I used to go to Denny’s with my friends and spend all night drinking endless hot chocolate and annoying the piss out of the poor waitresses. How were we supposed to know you shouldn’t spend five hours in a place, drink ten cups of hot cocoa with extra whipped cream, tip $1, and be seventeen all at the same time?

I didn’t have my first cup of coffee until I was in my mid-twenties. I was on tour with a band called Da Capo and comfortably abstained from driving the van most of my life. My innate sense of direction leaves something to be desired. I get turned around when I walk out of a store in the mall. Everyone was beat and I, characteristically, had slept in the van all day. An all-night drive was ahead of us and the rest of the band reluctantly turned over the keys to me. But before they did, my band of coffee experts introduced my to my first coffee beverage: an Americano. 

My system, at that time untouched by alcohol, coffee, or much of anything unseemly, went apeshit. I was drumming on the steering wheel like a motherfucker, howling along with the stereo (the only modification we made was upgrading the CD player), and twitching the whole way. I’ve never been high, but that drive was surreal. No coffee experience since then ever came close. And I wouldn’t have it any other way. 

We broke up shortly after that tour. We were ill-prepared, the shows were terrible, and we had no fan base, but I miss those dudes. Someone should have told me to enjoy the time in the van. 

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I discovered Nirvava before punk rock. It was backwards. The biggest band in the world, a band that loved the Wipers and the Pixies, bands I wouldn’t fall in love with for another decade, introduced me to underground music.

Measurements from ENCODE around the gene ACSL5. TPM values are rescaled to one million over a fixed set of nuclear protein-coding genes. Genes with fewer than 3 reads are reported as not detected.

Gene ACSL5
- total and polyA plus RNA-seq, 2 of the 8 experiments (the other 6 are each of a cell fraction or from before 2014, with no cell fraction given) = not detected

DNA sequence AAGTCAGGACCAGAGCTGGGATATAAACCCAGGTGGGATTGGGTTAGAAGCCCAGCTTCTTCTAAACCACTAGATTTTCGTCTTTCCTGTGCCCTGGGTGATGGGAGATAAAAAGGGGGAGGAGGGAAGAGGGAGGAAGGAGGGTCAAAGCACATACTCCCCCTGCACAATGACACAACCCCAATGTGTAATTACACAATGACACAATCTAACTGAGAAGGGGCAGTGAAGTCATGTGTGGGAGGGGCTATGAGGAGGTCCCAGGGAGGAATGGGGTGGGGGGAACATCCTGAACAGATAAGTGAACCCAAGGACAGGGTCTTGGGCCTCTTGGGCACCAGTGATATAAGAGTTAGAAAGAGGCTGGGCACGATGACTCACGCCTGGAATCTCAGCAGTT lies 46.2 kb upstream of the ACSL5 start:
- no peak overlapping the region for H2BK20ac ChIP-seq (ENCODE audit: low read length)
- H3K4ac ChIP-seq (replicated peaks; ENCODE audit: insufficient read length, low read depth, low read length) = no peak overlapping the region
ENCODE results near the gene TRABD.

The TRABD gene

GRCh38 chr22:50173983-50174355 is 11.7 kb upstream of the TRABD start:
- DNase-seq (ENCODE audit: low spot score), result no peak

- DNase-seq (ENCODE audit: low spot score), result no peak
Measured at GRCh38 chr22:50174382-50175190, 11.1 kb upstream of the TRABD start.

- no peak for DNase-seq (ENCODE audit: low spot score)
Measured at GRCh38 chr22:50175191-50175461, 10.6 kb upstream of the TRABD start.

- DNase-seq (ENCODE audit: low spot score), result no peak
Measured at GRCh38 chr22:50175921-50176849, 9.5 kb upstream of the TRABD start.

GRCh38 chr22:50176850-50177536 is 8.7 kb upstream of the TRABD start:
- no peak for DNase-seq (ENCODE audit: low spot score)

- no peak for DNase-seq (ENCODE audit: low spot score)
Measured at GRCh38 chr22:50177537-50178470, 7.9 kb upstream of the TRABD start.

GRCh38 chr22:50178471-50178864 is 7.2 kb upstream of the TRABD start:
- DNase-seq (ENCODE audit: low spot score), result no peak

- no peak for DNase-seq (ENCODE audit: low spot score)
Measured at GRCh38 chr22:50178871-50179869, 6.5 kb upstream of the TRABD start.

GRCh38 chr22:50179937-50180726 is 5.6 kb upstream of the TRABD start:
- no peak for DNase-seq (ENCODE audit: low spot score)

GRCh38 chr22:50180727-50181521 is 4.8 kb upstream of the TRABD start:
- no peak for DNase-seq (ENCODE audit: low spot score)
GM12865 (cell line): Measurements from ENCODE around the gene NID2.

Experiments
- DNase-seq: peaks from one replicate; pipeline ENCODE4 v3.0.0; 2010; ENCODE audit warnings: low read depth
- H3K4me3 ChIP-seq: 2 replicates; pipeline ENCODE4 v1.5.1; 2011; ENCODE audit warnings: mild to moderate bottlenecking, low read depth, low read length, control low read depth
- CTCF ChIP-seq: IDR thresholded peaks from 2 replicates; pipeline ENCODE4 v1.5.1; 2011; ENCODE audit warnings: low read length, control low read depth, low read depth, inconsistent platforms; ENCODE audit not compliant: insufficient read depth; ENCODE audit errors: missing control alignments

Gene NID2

I spent most of seventh grade learning to get the pick scrapes right on “Smells Like Teen Spirit”. I still don’t have them down.

I’m reading this book for research. I’m on a steady diet of Olympia girl-rock, early pre-Grohl Nirvana records, Gang of Four, and old Sonic Youth—though my preference is for late SY records and Grohl.

I’m developing a play with a wonderful director and it is heavily inspired by my time playing in bands, sleeping on floors, and trapped in a stinky van.

It was the best/worst/best time of my life. I’m not the same without it. And maybe this will fill a sprawling Northwestern gap in my life. And my stomach is in knots thinking about writing it; a punk rock “That Thing You Do.”

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Ron is right about many things: whisky, steak, breakfast. Though I can’t abide his love for brown heads. Somewhere deep in every brunette-dating male is a primordial and unshakable love for blondes. His love for the auburn is his Achilles heel, proof he is both fallible and human.